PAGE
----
Pan’s Labyrinth Trailer

Director: Guillermo Del Toro

Sreenwriter: Guillermo Del Toro

Starring:  Ivana Baquero, Ariadna Gil and Sergi López

Pan’s Labyrinth: One girl’s reality.

Guillermo Del Toro’s (2006) Pan’s Labyrinth deals with one girls reversion into a mythical world of her, supposed, own making. However how can we truly know what is real and is reality objective. Through psychoanalysis one could be lead to believe that Ophelia’s world is a happenstance of the harsh and cruel world she lives in (Seagal, 2006). How then do we know if it is her circumstance that mars her reality or if her fantasy can have an outcome on her other life thus having an effect on reality? If her fantasy can affect reality what is to say that it too is not within the realm of reality?

Early on we hear Ophelia’s mother remonstrating her for bringing to many books to her step-fathers’ abode, especially the fact they are fairytales and these are nonsense. However it is these fairytales and the girl’s beliefs that allow her to live through a harrowing existence. In her new home Ophelia is visited by a faun who gives her instructions to fulfil a quest to return the princess of the opening fable to her father. What ensues is a fantastical journey played against the background of the brutality of Vidal and Franco’s Spain.

Throughout the film we see instances of the sheer brutality of Ophelia’s stepfather and as an audience it would be easy to sympathise with Ophelia’s reversion to fantasy in escaping her horrid reality but how can we explain things from her fantasy impacting on her reality. If you consider the instance of Vidal finding Ophelia’s magic root and her mother’s subsequent hurling of it into the fire remonstrating to Ophelia that there is no such thing as magic. How can you explain the immediate effects of the magic roots death to that of the complications of Carmen’s pregnancy and death? MacKinnon and Heise (2010, p.232) assert that the continental philosophers view of reality is subject to the use of language, and in some instance visuals, and it is therefore society and reality that is made from the construction of words. If this is the case then cannot Ophelia create her own reality in parallel to the reality of the other protagonists in the film?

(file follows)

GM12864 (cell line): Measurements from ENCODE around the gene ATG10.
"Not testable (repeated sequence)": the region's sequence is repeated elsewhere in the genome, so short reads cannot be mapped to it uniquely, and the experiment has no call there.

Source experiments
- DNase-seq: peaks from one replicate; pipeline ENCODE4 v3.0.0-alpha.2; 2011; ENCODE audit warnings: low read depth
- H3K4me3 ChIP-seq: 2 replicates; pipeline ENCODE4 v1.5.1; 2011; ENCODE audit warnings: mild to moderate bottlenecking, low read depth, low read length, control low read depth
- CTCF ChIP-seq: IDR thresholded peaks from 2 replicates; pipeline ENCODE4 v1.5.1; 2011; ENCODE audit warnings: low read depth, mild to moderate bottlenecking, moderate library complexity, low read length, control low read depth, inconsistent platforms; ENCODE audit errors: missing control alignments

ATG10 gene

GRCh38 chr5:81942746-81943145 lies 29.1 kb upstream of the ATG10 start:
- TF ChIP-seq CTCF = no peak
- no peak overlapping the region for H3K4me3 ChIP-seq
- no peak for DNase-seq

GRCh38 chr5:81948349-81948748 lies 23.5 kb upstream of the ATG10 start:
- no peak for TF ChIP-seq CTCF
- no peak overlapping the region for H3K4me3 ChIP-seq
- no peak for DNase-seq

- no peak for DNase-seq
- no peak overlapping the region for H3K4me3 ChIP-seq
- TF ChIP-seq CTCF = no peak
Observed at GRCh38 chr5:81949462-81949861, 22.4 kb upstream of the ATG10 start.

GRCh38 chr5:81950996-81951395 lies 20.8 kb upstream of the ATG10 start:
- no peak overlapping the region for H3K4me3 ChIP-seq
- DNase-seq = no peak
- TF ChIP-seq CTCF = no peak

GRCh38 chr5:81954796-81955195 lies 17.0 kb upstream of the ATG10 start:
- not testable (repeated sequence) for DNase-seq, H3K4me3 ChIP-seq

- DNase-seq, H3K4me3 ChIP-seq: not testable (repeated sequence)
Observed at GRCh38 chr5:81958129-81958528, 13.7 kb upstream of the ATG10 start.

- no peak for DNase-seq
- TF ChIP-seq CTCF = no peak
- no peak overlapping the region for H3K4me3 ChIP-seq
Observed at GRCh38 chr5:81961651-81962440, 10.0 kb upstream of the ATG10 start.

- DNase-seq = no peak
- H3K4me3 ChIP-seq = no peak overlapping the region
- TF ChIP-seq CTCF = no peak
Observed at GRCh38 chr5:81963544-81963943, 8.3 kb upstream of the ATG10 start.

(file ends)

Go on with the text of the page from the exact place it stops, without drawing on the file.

Ophelia’s death in one world and re-birth of life in the world of her fantasies is the final time where we can see her ‘fantasy’ impacting on reality. Her refusal to turn her brother over to the faun or Vidal displays a merging of both realities which affects both worlds (Orme, 2010). That is her death in one and new life in another.

Mackinnon, N., & Heise, D. (2010). Self, identity and social institutions. New York, NY: Palgrave MacMillan.

Orme, J. (2010). Narrative desire and disobedience in Pan’s Labyrinthe. Marvels & Tales: Journal of Fairy-Tale Studies,24(2), 219–234. Retrieved From: http://proquest.umi.com.ezp01.library.qut.edu.au /pqdweb?index=0&di

Segal, T. (2009). Pan’ s Labyrinth : A subjective view on childhood fantasies and the nature of evil. International Review of Psychiatry, 21(3), 269-270. doi: 10.1080/09540260902747193

The Third Man: Morality and dissolving friendships

The Third Man trailer

Director: Carol Reed (1949)

Screenwriter: Graham Greene

Starring: Joseph Cotton, Valli, Trevor Howard and Orson Wells.

The Third Man:  Morality and dissolving friendships